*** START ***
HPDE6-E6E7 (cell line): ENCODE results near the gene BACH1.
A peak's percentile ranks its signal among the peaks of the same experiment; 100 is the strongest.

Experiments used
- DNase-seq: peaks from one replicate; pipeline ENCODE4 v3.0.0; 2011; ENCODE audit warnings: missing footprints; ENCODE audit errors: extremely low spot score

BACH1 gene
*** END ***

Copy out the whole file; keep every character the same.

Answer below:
HPDE6-E6E7 (cell line): ENCODE results near the gene BACH1.
A peak's percentile ranks its signal among the peaks of the same experiment; 100 is the strongest.

Experiments used
- DNase-seq: peaks from one replicate; pipeline ENCODE4 v3.0.0; 2011; ENCODE audit warnings: missing footprints; ENCODE audit errors: extremely low spot score

BACH1 gene